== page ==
10. Dagron, G., ‘Rêver de Dieu et parler de soi. Le rêve et son interprétation d’après les sources byzantines’, in I sogni nel medioevo, ed.Gregory, T. (Rome 1985) 47ff.Google Scholar
11. The text is found in Blondel, C., Macarii Magnetis quae supersunt ex inedito codice (Paris 1876).Google Scholar
12. Pitra, J.B., Spicilegio Solesmensi compleclens sanctorum patrum scriptommque ecclesiasticorum anecdota hactenus opera, 4 vols. (Paris 1852-8) 1:302ff.Google Scholar
13. Blondel, , Macarii Magnetis, 214, 21–2, and Pitra, , Spicilegio Solesmensi, 1:327, 16–19.Google Scholar
15. See Jugie, J.M., in Dictionnaire de théologie catholique, ed. Vacant, A. and Magenot, E. (Paris 1899-1950) VIII:819ff.Google Scholar
16. Mansi, J.D, Sacrorum conciliorutn nova et amplissima collectio (Paris-Leipzig 1901-27) XIII:164C-5DGoogle Scholar; and see Thümmel, H., Die Frühgeschichte der ostkirchlichen Bilderlehre. Texte und Untersuchungen zur Zeit vor dem Bilderstreit (Berlin 1992) 327–8 and 112ff Google Scholar. The translation is based on Mango, C., The Art of the Byzantine Empire. 312–1453. Sources and Documents (Toronto 1986) 140–1.Google Scholar
17. See my unpublished dissertation, ‘Representing Angels: Cult and Theology in Byzantine Art’ (Johns Hopkins University 1995) 144ff.
18. The writings of Epiphanius of Salamis (ca. 315–403) survive only in the fragments found in the rebuttal of Nicephorus; see Pitra, Spicilegio Solesmensi, IV:292–380, and Thiimmel, Die Frühgeschichte der ostkirchlichen Bilderlehre, 65ff. See also Philoxenus of Mabbug (ca. 440–523), for example in Theophanes, Chronographia, ed. Boor, C. de, 2 vols. (Leipzig 1883-5) 1:134 Google Scholar, and Severas of Antioch (ca. 465–538), in Les homiliae cathédrales, PO 8/2, ed. Brière, M. (Paris 1919; rp. Turnhout 1971)Google Scholar. And see my dissertation, ‘Representing Angels’, 103ff.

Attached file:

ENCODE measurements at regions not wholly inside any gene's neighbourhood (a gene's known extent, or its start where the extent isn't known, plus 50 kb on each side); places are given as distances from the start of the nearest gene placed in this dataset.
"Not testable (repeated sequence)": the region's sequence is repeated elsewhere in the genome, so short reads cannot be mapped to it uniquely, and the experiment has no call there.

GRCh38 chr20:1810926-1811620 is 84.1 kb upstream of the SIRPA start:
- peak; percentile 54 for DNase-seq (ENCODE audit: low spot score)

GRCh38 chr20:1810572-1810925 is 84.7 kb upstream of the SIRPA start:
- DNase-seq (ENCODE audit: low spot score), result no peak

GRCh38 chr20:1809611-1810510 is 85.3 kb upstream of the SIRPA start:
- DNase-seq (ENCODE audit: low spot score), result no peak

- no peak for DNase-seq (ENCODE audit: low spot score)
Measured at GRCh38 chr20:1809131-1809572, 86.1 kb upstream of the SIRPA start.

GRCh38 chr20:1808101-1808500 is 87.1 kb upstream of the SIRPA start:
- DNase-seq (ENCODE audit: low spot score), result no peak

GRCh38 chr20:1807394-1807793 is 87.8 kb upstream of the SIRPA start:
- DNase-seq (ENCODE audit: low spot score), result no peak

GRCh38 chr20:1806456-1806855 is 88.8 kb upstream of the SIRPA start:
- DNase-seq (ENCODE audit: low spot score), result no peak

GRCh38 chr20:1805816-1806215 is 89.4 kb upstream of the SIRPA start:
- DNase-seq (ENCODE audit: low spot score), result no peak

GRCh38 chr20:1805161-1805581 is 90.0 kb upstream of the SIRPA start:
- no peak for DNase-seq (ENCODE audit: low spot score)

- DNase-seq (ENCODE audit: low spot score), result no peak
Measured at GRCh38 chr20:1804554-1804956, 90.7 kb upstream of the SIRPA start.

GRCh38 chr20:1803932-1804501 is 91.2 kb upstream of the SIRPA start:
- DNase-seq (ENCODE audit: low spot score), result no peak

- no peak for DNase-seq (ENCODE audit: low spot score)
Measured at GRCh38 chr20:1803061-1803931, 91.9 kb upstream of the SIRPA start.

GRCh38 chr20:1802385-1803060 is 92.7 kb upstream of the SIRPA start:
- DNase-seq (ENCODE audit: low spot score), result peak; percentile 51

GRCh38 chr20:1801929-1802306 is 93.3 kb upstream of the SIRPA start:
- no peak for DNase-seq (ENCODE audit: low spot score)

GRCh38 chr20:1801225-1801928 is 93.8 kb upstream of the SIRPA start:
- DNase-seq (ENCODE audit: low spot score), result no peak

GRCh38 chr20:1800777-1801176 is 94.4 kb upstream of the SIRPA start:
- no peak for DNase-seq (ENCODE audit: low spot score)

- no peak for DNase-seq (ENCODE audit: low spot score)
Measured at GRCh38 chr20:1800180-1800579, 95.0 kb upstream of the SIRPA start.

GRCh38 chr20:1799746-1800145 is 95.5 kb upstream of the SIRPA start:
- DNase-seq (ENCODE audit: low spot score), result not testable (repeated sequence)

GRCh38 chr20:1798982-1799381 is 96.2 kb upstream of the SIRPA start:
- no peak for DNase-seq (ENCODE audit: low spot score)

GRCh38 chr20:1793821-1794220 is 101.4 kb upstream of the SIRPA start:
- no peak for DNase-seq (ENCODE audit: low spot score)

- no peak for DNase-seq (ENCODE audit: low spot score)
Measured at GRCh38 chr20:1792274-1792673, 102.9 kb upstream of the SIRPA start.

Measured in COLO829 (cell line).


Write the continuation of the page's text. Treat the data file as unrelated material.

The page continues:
25. Mansi, , Sacrorum conciliorum, XIII:65A-C Google Scholar; Thümmel, , Die Frühgeschichte der ostkirchlichen Bilderlehre, 327, 24–328,40 Google Scholar. The passage preceding that quoted in the texts runs as follows, ‘Concerning angels and archangels and the holy powers above them, and I shall add our human souls, the Catholic Church recognises them to be spiritual, but not altogether incorporeal and invisible, as you pagans say. They have subtle bodies of an ethereal or fiery nature, according to scripture: “[God] who maketh his angels spirits; his ministers a flaming fire.” (Ps. 104:4) And we find many of our holy Fathers think this, namely Basil the Great, St. Athanasius, Methodius the Great, and others among their followers. The Godhead alone is truly incorporeal and uncircumscribable, whereas the spiritual creatures are not entirely incorporeal and invisible like the Godhead. Hence they are localised and admit of circumscription.’